This introduction video shows you a little of everything so you can get an idea of what FlipBook can do and how easy it is to it.
FlipBook does everything you need to do it let’s you:
PAN, ZOOM, & ROTATE
FlipBook has 2 main windows, the Image Window and the Xsheet. The Image Window is where you draw, paint and preview your animation. The Xsheet is what animators use as a timeline. We designed it to look just like a media player so it would be familiar and easy to use. Then we added the additional icons that help you do what you want in FlipBook. You can go full screen or any size you want so you it’s easy to use whether you’re on a large desktop monitor or a laptop or tablet.
You can make the tool bars horizontal or vertical and put them anywhere you want them. In the Windows version you can even dock the tool bars on the edges of the window. You can even customize the main toolbar to include the icons that control the features you use the most.
Click on the FlipBook menu item to get a look at all the different video categories there are to show you what FlipBook can do and how easy it is to do it.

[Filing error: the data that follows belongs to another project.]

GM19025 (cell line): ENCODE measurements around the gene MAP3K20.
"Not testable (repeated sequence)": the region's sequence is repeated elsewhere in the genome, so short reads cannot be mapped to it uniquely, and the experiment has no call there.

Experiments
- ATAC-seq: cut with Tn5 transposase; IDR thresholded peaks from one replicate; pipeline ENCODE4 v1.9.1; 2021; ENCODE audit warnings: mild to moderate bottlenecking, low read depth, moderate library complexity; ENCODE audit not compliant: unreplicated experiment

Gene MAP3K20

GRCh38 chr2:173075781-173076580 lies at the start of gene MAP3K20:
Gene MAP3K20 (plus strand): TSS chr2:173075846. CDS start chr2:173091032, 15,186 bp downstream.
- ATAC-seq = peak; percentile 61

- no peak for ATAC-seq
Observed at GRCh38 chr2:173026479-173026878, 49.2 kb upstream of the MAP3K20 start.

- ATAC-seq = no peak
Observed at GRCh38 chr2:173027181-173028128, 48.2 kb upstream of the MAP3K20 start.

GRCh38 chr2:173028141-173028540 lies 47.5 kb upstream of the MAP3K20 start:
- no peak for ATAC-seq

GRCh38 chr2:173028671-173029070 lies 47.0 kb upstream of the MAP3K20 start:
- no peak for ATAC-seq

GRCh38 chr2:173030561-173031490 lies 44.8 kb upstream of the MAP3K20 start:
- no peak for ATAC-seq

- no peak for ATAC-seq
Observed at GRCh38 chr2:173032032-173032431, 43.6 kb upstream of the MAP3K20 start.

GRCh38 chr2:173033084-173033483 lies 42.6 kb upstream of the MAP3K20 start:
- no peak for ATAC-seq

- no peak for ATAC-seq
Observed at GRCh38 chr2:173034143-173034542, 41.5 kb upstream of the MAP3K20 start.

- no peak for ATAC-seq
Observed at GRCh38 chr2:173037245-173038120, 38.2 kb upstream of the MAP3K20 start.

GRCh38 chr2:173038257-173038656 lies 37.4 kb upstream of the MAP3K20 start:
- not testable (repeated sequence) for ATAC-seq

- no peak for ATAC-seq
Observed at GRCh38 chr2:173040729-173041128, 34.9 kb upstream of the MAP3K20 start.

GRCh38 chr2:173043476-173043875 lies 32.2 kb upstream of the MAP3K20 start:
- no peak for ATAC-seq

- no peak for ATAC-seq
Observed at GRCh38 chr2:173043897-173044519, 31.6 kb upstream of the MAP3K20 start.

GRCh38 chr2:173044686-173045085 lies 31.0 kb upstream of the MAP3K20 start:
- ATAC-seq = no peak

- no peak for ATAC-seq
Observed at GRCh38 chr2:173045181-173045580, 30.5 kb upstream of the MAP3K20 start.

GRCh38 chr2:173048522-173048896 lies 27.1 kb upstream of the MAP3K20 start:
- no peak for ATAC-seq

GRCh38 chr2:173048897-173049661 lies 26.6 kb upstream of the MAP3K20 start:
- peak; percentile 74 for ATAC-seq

While in play mode FlipBook lets you scrub through the timeline so you can see the anotation play backwards forwards as your scrub. You just click on the slider above the play controls and drag it left or right. This very helpful when you want to see how the animation looks or when your listening to the soundtrack to synchronize it with the drawings.
Traditionally, animators have always used a vertical timeline because that’s how film goes through the projector. So every row is a frame and every column is a level. Levels are like layers but FlipBook has layers within levels so we use both terms for clarity.
Double click on any cel in the xsheet to open it for editing or to select it to change its timing or to cut, copy or paste it. When you click and drag on a range of cels they are all selected for cutting, copying and pasting but none of them are opened.
Although most activities will automatically create more frames when you need them, you can also insert and delete frames anytime you want under the edit menu or by right clicking on the frame number. We recommend you not create more frames than you need because that will just add to the time it takes to composite any changes you make.
The levels or columns on the right, closest to the background are behind the levels to the left. You can Append levels under the Edit menu if you need more than you had originally.